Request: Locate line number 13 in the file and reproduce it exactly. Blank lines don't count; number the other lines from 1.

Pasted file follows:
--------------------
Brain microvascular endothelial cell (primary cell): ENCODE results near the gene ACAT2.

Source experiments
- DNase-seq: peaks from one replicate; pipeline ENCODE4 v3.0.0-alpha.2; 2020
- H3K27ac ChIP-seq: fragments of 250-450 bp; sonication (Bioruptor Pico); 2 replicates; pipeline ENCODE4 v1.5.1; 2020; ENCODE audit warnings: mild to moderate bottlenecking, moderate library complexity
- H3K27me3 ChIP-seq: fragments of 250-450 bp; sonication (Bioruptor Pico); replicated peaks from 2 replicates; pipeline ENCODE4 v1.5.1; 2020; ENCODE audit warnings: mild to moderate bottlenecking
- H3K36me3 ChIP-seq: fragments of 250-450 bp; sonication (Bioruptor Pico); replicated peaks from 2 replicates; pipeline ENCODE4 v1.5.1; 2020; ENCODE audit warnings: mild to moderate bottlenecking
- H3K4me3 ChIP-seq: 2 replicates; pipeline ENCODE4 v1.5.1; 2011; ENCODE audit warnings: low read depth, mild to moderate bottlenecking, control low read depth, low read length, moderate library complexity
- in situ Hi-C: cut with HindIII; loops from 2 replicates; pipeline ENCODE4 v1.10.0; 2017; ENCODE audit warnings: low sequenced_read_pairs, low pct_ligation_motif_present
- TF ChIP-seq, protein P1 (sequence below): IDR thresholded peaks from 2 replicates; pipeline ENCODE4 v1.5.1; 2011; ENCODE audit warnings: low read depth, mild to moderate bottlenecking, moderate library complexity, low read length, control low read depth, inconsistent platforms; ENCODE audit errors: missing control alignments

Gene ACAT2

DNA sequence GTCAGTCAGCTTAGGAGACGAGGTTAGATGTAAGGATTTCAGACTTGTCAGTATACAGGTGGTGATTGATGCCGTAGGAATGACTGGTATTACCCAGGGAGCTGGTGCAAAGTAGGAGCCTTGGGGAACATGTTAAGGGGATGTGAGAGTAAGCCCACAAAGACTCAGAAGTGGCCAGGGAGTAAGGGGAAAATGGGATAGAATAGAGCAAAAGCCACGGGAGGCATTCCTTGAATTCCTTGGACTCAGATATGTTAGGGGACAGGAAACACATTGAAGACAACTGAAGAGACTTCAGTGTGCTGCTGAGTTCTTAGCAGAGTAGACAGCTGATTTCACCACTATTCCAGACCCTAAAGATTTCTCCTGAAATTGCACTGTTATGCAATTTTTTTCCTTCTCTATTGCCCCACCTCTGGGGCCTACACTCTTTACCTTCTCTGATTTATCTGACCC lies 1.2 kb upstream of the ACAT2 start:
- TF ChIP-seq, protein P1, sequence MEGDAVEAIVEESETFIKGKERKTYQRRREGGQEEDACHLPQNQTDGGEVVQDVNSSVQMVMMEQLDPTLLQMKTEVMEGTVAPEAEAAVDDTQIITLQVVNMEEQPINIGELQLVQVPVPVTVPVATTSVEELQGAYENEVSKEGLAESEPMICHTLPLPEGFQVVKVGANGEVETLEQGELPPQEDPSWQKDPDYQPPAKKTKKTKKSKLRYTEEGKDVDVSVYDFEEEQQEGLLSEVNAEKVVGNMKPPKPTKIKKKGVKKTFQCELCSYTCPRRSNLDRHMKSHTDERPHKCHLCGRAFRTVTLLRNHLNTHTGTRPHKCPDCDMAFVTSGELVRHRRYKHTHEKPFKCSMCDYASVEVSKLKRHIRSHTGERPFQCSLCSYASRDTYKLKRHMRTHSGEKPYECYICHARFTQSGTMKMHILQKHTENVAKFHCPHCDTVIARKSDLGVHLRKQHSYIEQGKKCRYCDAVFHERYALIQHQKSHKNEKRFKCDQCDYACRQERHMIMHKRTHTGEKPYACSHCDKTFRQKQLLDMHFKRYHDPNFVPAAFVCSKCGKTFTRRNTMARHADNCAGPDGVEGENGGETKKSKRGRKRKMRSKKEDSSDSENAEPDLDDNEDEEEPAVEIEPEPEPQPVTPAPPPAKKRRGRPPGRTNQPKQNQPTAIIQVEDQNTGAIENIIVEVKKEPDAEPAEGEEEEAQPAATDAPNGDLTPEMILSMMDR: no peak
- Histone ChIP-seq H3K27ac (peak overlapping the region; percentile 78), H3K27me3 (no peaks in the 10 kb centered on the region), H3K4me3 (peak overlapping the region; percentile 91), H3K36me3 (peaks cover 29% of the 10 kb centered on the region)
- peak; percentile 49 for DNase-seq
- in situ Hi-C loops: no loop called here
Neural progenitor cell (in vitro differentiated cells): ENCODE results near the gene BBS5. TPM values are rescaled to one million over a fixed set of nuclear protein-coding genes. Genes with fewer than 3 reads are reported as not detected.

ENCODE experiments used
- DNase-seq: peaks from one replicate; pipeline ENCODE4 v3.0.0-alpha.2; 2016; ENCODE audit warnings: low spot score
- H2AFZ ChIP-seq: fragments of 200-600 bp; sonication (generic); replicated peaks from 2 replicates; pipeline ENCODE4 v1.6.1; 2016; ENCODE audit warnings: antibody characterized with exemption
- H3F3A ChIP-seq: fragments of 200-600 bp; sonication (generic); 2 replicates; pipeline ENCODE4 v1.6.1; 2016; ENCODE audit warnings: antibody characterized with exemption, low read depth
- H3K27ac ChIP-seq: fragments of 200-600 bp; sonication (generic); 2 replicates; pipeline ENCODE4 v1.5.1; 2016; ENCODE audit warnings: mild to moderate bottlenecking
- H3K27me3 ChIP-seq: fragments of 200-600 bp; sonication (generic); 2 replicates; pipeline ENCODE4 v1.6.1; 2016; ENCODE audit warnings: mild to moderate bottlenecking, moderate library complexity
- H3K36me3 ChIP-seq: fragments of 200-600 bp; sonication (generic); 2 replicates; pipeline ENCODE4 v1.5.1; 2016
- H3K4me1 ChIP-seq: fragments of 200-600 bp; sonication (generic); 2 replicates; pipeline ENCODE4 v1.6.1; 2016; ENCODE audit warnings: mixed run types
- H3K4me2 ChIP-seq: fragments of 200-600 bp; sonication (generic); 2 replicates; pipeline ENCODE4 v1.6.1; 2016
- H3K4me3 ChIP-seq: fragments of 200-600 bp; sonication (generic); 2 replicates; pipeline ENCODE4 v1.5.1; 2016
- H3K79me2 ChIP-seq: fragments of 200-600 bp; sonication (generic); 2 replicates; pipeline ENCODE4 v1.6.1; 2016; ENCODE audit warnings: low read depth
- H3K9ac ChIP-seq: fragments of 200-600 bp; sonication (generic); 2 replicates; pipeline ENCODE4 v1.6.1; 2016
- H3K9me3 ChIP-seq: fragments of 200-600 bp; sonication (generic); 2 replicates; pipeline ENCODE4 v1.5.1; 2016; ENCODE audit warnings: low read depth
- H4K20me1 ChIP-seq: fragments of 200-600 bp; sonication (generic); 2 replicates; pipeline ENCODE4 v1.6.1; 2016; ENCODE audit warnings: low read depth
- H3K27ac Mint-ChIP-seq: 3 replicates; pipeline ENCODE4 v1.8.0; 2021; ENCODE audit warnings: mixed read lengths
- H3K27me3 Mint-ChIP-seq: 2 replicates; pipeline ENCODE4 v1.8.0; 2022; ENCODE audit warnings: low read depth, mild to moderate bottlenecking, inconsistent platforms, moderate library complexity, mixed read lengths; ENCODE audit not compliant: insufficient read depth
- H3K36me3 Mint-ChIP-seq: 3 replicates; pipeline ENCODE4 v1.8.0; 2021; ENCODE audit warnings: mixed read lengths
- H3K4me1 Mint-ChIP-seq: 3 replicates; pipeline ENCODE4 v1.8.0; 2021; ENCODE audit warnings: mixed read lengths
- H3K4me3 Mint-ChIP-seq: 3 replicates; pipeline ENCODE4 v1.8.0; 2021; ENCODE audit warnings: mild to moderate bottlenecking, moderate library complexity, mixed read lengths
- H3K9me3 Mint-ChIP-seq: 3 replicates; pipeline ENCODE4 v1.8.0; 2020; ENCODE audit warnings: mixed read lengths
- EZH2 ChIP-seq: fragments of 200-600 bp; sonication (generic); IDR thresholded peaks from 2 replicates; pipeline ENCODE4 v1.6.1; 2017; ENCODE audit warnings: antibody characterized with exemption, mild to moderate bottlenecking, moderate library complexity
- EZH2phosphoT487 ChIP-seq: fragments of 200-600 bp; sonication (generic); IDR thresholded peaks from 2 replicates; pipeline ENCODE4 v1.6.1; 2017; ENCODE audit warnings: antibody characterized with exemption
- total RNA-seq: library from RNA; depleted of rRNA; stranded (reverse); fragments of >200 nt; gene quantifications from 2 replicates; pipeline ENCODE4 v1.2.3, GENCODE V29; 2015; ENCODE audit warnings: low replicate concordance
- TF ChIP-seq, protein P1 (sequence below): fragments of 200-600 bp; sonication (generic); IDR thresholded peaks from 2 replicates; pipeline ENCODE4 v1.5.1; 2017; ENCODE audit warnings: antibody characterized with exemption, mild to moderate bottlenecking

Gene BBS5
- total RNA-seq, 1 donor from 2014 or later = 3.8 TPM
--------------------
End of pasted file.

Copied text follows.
- Histone ChIP-seq H3K27ac (peak overlapping the region; percentile 78), H3K27me3 (no peaks in the 10 kb centered on the region), H3K4me3 (peak overlapping the region; percentile 91), H3K36me3 (peaks cover 29% of the 10 kb centered on the region)